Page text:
Saturday, February 17, 2018

Foreign Language Films

I had a look at the movies I've watched over the past decade or so, and put together a list of the non-English titles I thought worth watching. Certainly some are better than others, not just in the way we normally think of movies but also in the level of filmmaking ability, as a couple approach amateurish. But they're still all good, at the very least, often excellent, sometimes capital-G Great.

28 countries, not counting co-productions, which spreads the monetary pain in making these features. Weighted heavily towards South Korea, because I love me some excellent Korean cinema. And I haven't, speaking of Korea, included Snowpiercer on this list, since it is primarily English. I did, after some deliberation, include Okja, though. My house, my rules.

I certainly see some gaping holes now that I've done this list, though, and will need to patch them. 

Wild Tales

Goodnight Mommy

The Year My Parents Went on Vacation

Les affamés

Journey to the West: Conquering the Demons
The Mermaid
Kung Fu Hustle 
Shaolin Soccer
Ip Man

The Hunt
The Department Q trilogy

The Intouchables
Tell No One
I’ve Loved You So Long
Lost in Paris

The Lives of Others
The White Ribbon

Frankenstein’s Army

White God

The Lunchbox

Raid: Redemption
The Raid 2
The Look of Silence

A Separation

The Band’s Visit

I’m Not Scared

Jiro Dreams of Sushi
13 Assassins


Horses of God

Troll Hunter

In Darkness

The Italian

South Africa:

South Korea:
Train to Busan
The Tiger
My Love, Don’t Cross That River
The Villainess
Kundo: Age of the Rampant
A Hard Day
The Host
The Good the Bad the Weird
The Wailing

The Orphanage
Pan’s Labyrinth

Force Majeure
We Are the Best!
Let the Right One In
The Girl With the Dragon Tattoo trilogy
A Man Called Ove

Uncle Boonmee Who Can Recall His Past Lives


Owl and the Sparrow


Saturday, January 06, 2018

The Movies of 2017

I saw 78 movies last year, 34 of those on the big screen. Those numbers are up, which may be an indicator that both of my boys are grown and at university, with the younger one away from home. I have more time, even with Peak TV still being on us.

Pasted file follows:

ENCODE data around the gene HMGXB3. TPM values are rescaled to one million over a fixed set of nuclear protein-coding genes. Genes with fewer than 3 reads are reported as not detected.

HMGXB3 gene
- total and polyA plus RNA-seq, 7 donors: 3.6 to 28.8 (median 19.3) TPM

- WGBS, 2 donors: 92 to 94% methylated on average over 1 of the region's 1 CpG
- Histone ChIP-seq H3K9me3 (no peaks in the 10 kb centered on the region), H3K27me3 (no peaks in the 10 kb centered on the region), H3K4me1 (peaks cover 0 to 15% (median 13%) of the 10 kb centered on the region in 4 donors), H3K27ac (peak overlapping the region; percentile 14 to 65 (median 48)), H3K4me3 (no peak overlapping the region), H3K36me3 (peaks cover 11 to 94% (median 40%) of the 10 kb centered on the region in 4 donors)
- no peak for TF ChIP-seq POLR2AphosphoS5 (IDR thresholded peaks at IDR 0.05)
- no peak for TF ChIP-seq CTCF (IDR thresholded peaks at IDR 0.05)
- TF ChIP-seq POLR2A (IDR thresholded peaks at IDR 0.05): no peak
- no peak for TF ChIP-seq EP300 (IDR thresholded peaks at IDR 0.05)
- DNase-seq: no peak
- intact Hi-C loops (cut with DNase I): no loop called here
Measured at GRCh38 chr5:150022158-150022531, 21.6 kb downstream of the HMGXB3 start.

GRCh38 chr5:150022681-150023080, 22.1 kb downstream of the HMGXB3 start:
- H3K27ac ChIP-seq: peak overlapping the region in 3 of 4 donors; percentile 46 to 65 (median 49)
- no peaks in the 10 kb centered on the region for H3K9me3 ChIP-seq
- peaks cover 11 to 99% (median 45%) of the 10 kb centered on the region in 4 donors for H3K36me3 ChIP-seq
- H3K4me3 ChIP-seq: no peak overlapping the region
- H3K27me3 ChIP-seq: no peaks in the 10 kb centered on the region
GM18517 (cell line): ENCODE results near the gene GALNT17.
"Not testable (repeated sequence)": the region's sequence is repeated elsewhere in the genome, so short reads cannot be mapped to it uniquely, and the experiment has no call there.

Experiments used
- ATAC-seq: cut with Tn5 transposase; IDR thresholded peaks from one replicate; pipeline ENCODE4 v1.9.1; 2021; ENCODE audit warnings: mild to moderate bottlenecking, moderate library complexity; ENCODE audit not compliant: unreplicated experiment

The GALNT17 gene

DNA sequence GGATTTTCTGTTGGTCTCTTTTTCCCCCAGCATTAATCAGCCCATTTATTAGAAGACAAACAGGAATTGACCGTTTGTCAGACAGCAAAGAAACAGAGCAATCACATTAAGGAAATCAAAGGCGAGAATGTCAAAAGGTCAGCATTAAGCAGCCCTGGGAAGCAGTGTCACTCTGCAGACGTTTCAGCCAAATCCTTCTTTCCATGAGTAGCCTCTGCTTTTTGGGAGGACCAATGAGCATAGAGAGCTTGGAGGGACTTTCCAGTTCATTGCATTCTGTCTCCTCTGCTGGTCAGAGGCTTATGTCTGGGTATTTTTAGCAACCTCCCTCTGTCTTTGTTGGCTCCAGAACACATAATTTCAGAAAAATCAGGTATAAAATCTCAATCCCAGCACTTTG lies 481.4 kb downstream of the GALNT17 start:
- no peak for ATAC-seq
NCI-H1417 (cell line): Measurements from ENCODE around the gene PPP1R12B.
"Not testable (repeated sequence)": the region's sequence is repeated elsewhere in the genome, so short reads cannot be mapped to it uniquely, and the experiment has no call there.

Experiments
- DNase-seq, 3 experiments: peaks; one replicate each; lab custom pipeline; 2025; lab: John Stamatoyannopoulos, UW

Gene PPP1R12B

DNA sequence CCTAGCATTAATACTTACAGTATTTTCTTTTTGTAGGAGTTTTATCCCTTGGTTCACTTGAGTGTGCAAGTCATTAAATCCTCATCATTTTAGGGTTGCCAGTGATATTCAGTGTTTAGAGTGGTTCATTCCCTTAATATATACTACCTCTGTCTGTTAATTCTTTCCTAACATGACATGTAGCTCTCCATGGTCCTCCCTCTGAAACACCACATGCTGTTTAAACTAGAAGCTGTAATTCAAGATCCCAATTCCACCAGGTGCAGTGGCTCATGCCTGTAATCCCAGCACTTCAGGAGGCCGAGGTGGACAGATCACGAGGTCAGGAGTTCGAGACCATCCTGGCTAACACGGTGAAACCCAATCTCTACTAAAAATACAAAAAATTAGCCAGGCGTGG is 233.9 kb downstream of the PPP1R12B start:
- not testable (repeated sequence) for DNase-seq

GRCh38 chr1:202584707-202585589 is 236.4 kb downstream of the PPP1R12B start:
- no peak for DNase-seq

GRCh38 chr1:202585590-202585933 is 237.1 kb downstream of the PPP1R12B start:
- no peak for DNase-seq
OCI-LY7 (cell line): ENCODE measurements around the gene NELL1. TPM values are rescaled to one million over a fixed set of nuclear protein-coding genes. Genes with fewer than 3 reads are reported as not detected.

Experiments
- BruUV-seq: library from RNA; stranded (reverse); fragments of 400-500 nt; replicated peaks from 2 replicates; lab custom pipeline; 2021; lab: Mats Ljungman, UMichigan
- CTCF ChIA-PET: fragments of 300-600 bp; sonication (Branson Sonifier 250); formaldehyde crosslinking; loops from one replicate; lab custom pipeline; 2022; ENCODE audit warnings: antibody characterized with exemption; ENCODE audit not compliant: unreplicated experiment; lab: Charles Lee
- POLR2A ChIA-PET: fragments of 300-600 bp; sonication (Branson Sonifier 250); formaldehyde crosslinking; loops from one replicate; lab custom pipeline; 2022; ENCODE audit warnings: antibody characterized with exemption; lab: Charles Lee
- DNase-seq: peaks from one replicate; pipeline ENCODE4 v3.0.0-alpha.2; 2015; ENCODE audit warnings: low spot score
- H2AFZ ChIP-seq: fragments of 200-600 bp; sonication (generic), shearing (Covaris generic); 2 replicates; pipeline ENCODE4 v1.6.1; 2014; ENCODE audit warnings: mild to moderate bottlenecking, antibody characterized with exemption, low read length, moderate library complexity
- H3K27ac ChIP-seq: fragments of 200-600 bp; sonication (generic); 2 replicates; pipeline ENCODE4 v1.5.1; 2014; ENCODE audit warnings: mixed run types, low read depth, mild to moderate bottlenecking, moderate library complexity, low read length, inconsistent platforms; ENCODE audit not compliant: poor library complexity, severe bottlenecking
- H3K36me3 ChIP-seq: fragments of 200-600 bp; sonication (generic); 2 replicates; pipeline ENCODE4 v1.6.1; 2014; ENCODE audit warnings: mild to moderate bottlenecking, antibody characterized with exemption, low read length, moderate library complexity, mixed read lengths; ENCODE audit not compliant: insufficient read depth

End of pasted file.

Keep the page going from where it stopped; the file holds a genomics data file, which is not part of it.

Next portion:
On a downward trend was the countries of origin, down to 10 from 11, and a previous peak of 16. Something like 50 of the films were American, which is a tad frustrating. Less focus on blockbusters would probably correct some of this trend. The countries were:

New Zealand
South Korea

Anyhow, here's the list. Short descriptors and thoughts accompany each title, and an asterisk (*) shows which films were in the theatre. Keep in mind these aren't proper reviews. Most films are from 2016 and 2017, but the only reason a movie from 2016 would qualify for my top ten list would be if it was not released here until then. And remember, I'm not writing these blurbs as a critic; other people have written excellent reviews you can find if you're curious about any of these titles.

*Hidden Figures (2016) USA - Tremendous film. In many ways it’s a standard biopic, but well-acted, with an appealing story that was important to tell, too long unknown.

*Manchester By the Sea (2016) USA - Some outstanding performances, and told without attention paid to normal storytelling structures. It ends when it damn well wants to, there are few satisfactory resolutions. and characters drop in and out as they please. In other words, just like life. Too white, too male, perhaps, but still riveting and heartbreaking.